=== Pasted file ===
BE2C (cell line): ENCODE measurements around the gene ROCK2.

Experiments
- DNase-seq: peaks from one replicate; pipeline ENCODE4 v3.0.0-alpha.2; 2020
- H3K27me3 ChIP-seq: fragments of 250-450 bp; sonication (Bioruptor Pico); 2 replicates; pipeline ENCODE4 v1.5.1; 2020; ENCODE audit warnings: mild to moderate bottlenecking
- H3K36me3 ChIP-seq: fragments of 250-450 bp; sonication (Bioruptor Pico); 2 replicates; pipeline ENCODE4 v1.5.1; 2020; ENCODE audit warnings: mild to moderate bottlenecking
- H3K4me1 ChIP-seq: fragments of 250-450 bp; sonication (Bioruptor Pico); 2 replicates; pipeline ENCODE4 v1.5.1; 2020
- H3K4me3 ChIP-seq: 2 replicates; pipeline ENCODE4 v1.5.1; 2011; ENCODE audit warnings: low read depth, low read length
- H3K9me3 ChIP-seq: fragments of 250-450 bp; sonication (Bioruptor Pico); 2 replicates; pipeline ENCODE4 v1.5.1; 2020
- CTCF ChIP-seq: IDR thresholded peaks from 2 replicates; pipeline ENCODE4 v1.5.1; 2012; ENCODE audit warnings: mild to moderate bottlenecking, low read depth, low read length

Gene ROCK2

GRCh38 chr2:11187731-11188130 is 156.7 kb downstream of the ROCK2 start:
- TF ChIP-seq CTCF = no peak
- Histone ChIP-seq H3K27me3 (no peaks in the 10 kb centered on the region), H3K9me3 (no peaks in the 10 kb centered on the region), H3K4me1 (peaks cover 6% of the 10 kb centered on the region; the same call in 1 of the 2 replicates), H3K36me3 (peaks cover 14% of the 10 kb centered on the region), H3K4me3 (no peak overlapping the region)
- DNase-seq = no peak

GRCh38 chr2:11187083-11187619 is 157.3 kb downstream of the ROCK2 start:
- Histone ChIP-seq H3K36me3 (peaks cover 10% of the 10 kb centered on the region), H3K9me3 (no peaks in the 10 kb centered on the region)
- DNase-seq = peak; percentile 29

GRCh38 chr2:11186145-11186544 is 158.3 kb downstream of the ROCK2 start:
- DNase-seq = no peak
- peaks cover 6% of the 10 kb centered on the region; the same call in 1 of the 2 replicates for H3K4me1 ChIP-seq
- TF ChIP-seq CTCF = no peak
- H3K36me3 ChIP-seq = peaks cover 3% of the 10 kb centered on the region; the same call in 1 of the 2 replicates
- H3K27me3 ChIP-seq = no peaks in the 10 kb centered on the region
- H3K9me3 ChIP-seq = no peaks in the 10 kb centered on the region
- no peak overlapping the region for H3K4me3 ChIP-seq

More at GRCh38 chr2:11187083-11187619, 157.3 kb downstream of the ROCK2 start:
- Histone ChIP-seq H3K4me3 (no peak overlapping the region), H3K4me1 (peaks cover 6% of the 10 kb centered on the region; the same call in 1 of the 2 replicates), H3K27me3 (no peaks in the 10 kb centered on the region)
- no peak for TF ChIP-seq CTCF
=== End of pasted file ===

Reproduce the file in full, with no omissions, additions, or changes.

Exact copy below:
BE2C (cell line): ENCODE measurements around the gene ROCK2.

Experiments
- DNase-seq: peaks from one replicate; pipeline ENCODE4 v3.0.0-alpha.2; 2020
- H3K27me3 ChIP-seq: fragments of 250-450 bp; sonication (Bioruptor Pico); 2 replicates; pipeline ENCODE4 v1.5.1; 2020; ENCODE audit warnings: mild to moderate bottlenecking
- H3K36me3 ChIP-seq: fragments of 250-450 bp; sonication (Bioruptor Pico); 2 replicates; pipeline ENCODE4 v1.5.1; 2020; ENCODE audit warnings: mild to moderate bottlenecking
- H3K4me1 ChIP-seq: fragments of 250-450 bp; sonication (Bioruptor Pico); 2 replicates; pipeline ENCODE4 v1.5.1; 2020
- H3K4me3 ChIP-seq: 2 replicates; pipeline ENCODE4 v1.5.1; 2011; ENCODE audit warnings: low read depth, low read length
- H3K9me3 ChIP-seq: fragments of 250-450 bp; sonication (Bioruptor Pico); 2 replicates; pipeline ENCODE4 v1.5.1; 2020
- CTCF ChIP-seq: IDR thresholded peaks from 2 replicates; pipeline ENCODE4 v1.5.1; 2012; ENCODE audit warnings: mild to moderate bottlenecking, low read depth, low read length

Gene ROCK2

GRCh38 chr2:11187731-11188130 is 156.7 kb downstream of the ROCK2 start:
- TF ChIP-seq CTCF = no peak
- Histone ChIP-seq H3K27me3 (no peaks in the 10 kb centered on the region), H3K9me3 (no peaks in the 10 kb centered on the region), H3K4me1 (peaks cover 6% of the 10 kb centered on the region; the same call in 1 of the 2 replicates), H3K36me3 (peaks cover 14% of the 10 kb centered on the region), H3K4me3 (no peak overlapping the region)
- DNase-seq = no peak

GRCh38 chr2:11187083-11187619 is 157.3 kb downstream of the ROCK2 start:
- Histone ChIP-seq H3K36me3 (peaks cover 10% of the 10 kb centered on the region), H3K9me3 (no peaks in the 10 kb centered on the region)
- DNase-seq = peak; percentile 29

GRCh38 chr2:11186145-11186544 is 158.3 kb downstream of the ROCK2 start:
- DNase-seq = no peak
- peaks cover 6% of the 10 kb centered on the region; the same call in 1 of the 2 replicates for H3K4me1 ChIP-seq
- TF ChIP-seq CTCF = no peak
- H3K36me3 ChIP-seq = peaks cover 3% of the 10 kb centered on the region; the same call in 1 of the 2 replicates
- H3K27me3 ChIP-seq = no peaks in the 10 kb centered on the region
- H3K9me3 ChIP-seq = no peaks in the 10 kb centered on the region
- no peak overlapping the region for H3K4me3 ChIP-seq

More at GRCh38 chr2:11187083-11187619, 157.3 kb downstream of the ROCK2 start:
- Histone ChIP-seq H3K4me3 (no peak overlapping the region), H3K4me1 (peaks cover 6% of the 10 kb centered on the region; the same call in 1 of the 2 replicates), H3K27me3 (no peaks in the 10 kb centered on the region)
- no peak for TF ChIP-seq CTCF